Hat tip to Denny Burk for pointing out this article.
In a 2009 piece in The Weekly Standard, Sam Schulman argues that gay marriage replicates “a very limited, very modern, and very culture-bound version of marriage. Gay advocates have chosen wisely in this. They are replicating what we might call the ‘romantic marriage,’ a kind of marriage that is chosen, determined, and defined by the couple that enters into it.”
This isn’t what marriage has been through most of human history. Instead, marriage has taken the particular shape it has because it is part of a larger network, the kinship system.
One of the things marriage has done is to force men to respect the chastity of women until sex becomes socially acceptable within marriage. Schulman thinks that “it is a scandal that homosexual intercourse should ever have been illegal,” but adds that now that it is legal “there remains no extra sanction—the kind which fathers with shotguns enforce upon heterosexual lovers.” He comments sardonically, “I am not aware of any gay marriage activist who suggests that gay men and women should create a new category of disapproval for their own sexual relationships, after so recently having been freed from the onerous and bigoted legal blight on homosexual acts. . . . [D]eclaring gay marriage legal will not produce the habit of saving oneself for marriage or create a culture which places a value on virginity or chastity (concepts that are frequently mocked in gay culture precisely because they are so irrelevant to gay romantic life).”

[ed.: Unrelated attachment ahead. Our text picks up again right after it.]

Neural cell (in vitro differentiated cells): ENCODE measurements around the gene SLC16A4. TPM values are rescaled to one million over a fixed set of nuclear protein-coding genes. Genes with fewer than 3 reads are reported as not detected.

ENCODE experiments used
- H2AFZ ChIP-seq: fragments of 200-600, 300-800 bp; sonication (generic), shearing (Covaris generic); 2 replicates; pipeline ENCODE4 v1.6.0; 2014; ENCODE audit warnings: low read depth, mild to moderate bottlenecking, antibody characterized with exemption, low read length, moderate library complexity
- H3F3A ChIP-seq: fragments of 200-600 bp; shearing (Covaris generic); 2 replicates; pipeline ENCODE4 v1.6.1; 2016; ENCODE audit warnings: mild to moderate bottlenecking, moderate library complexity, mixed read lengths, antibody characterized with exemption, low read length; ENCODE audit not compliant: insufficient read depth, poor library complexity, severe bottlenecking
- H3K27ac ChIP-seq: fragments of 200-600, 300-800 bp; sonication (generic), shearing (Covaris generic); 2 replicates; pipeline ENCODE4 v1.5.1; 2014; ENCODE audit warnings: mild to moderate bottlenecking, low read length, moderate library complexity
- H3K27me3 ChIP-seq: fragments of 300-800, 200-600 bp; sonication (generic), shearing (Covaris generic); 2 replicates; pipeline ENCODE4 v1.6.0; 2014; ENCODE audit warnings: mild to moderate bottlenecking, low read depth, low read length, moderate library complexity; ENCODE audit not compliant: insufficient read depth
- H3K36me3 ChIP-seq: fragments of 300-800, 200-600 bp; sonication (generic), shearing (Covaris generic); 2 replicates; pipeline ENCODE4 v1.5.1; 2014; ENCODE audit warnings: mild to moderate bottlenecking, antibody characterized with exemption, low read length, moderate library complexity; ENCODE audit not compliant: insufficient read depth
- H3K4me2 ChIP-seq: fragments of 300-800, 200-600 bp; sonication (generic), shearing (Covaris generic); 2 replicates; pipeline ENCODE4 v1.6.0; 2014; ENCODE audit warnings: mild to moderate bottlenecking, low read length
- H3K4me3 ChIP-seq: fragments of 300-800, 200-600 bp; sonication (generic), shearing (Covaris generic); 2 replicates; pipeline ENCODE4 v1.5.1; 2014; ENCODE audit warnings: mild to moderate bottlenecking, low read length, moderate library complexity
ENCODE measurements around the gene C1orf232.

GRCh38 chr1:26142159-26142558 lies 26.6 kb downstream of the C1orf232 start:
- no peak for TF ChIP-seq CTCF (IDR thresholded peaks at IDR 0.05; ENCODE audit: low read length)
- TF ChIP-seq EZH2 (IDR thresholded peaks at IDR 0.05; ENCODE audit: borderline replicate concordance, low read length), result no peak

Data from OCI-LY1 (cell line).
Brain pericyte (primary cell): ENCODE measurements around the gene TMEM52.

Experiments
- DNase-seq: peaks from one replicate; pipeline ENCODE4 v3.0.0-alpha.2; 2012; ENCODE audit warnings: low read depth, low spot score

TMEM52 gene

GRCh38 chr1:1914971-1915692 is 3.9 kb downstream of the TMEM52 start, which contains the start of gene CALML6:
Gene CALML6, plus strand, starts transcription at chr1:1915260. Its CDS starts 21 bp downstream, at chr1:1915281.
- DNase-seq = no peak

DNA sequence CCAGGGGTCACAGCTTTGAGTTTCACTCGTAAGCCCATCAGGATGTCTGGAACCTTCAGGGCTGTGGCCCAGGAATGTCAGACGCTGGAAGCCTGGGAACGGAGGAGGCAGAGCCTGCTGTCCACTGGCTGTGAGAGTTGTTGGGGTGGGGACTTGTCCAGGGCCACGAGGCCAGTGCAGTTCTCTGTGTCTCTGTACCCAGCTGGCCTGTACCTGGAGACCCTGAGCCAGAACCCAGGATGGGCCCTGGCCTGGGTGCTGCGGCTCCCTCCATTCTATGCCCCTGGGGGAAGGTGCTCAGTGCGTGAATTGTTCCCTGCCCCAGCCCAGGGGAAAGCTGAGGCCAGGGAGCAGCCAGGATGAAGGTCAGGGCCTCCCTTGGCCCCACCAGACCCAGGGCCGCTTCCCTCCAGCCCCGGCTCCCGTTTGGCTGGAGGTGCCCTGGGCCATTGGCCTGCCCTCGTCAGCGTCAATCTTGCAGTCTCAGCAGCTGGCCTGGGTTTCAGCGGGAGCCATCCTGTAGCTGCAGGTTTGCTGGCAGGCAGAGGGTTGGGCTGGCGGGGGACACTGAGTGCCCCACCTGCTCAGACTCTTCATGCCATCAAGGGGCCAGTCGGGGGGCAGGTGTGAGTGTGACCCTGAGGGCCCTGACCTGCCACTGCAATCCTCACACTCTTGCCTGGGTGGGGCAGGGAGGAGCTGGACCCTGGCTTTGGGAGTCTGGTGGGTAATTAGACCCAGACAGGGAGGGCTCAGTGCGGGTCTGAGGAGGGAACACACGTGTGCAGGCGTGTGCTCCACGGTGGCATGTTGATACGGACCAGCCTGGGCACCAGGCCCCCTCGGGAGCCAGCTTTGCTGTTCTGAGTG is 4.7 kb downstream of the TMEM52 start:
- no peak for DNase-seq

Because gay marriage doesn’t bear the burdens of virginity and chastity, it doesn’t bear the burdens of real marriage which, Schulman argues, even today are “honored in spirit if not in letter, creating for women (women as modern as Beyoncé) the right to demand a tangible sacrifice from the men who would adore them.”